After half a lifetime…

Richard Kew’s piece After half a lifetime… confirms one of the things I mentioned in my email to the elf, specifically the problem of the seminaries:

It was when I started travelling around the church that I got to visit the seminaries that I started to discover how they functioned and what they perceived their role to be. Also, for a decade I happened to be officed in a seminaries so could see what happened there first hand. Gradually it dawned on me that my understanding of the nature of theological education was not what was going on in most of these places. There was little laying a firm foundation in Scripture, classic theology, philosophy, church history, and so forth, thereby equipping the next generation of ordained leaders for pastoral and missional ministry, but was more about propagandising the student body into seeing life, ministry, and God in a particular culturally-conditioned kind of way.

In these seminary settings some students rebel, a few are capable of cutting their theological and intellectual teeth in a constructive manner, but significant numbers swallowed the bait hook, line, and sinker, and in the process often seemed to lose their first rich passionate love of the Lord Jesus Christ. A significant element of this prevailing seminary process is that it is predicated upon a hermeneutic of suspicion when handling the Scriptures, coupled with a sense of disdain for the wisdom of those who have journeyed the Christian way before us, and the notion that we now know better. When coupled with the desperate shortcomings of the Commission on Ministry system in most dioceses it is not difficult to see why leaders cannot lead, and the faith is not growing and blossoming as it ought.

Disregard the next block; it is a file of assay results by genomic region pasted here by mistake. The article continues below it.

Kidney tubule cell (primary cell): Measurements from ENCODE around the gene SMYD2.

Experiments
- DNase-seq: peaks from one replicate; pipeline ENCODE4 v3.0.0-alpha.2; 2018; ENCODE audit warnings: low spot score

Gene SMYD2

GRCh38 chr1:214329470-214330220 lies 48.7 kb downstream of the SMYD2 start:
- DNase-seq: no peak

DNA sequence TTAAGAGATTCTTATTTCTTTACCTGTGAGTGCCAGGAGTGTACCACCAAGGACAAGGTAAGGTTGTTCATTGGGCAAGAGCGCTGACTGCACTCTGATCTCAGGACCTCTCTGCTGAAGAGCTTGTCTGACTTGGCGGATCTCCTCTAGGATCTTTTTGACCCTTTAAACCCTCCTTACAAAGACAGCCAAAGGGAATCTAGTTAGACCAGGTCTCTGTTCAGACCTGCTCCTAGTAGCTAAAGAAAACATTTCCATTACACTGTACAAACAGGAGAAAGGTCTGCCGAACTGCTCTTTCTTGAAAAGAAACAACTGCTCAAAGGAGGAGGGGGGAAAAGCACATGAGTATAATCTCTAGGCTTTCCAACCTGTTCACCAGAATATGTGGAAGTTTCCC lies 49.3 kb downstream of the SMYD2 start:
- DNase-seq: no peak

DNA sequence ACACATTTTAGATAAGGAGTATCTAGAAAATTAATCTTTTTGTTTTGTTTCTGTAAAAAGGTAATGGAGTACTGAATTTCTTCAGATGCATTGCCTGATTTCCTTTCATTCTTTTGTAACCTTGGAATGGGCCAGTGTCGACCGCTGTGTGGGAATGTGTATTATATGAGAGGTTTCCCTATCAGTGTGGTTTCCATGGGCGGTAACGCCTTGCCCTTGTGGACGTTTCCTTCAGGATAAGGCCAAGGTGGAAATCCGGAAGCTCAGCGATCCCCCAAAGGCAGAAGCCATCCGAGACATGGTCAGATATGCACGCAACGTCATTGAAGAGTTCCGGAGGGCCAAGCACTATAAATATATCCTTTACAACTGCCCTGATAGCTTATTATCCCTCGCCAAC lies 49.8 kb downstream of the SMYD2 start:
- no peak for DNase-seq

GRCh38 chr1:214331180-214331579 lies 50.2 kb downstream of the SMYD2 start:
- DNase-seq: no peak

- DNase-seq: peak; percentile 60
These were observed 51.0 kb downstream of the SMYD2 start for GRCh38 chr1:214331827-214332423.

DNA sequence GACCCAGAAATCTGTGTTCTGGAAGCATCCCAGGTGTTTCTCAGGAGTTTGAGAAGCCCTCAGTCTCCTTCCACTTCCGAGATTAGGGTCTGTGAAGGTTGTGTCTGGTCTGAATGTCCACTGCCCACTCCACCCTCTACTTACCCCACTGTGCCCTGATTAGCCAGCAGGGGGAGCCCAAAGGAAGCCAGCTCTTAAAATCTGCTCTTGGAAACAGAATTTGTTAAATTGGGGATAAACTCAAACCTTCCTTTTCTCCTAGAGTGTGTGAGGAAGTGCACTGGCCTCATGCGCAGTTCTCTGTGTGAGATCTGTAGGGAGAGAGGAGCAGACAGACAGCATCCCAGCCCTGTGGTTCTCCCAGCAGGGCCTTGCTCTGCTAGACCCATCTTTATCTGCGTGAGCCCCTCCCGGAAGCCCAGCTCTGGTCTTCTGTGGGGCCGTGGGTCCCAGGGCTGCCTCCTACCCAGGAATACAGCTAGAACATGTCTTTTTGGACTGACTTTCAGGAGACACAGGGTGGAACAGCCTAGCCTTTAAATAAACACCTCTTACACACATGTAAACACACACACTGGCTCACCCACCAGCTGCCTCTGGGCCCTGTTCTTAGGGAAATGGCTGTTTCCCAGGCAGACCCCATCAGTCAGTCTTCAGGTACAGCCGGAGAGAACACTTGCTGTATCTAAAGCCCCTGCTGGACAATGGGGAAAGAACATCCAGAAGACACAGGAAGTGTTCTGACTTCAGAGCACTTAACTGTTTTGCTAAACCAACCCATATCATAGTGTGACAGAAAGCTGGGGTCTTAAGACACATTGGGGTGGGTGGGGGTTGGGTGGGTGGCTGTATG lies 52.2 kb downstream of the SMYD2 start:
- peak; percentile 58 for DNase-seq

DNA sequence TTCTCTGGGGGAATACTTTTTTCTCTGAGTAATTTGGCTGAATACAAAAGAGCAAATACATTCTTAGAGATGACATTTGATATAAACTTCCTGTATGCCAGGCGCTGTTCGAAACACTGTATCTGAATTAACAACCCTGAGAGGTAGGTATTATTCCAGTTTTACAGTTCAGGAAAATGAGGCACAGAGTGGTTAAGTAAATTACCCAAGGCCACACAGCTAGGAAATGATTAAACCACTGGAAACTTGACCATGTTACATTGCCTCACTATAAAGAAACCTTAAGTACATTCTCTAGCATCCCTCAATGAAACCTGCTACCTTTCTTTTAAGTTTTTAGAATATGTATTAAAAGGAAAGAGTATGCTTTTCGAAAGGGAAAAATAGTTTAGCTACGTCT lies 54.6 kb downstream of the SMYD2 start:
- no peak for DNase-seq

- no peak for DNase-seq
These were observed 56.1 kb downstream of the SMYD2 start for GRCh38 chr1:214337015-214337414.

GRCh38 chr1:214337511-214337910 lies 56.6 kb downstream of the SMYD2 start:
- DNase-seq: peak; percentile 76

I cannot agree with him about the following, as I explain elsewhere:

I have also become much more sacramental. I was formed to believe in the power of the Word, so wouldn’t have minded if we had had Communion just once a month. I am now grateful that the norm is to gather around both Word and Table each Sunday, the one preparing for the other, and the other reinforcing the one. Some years ago I went to be with a former Southern Baptist on his first Sunday in his Episcopal parish. I was looking forward to sitting at his feet as he opened Scripture – and to this day I remember the text: Romans chapter 7! However, it was not his preaching that left the most indelible impression that morning, but the humble reverence with which he presided at the Eucharist. The pre-America me would never have been able to admit such a thing.

May God bless him as he departs Tennessee and returns to the land of the Molly Dancers.  In some ways, he has found out what Cecil Sharp did: to recover the British heritage, you must come to these parts first.

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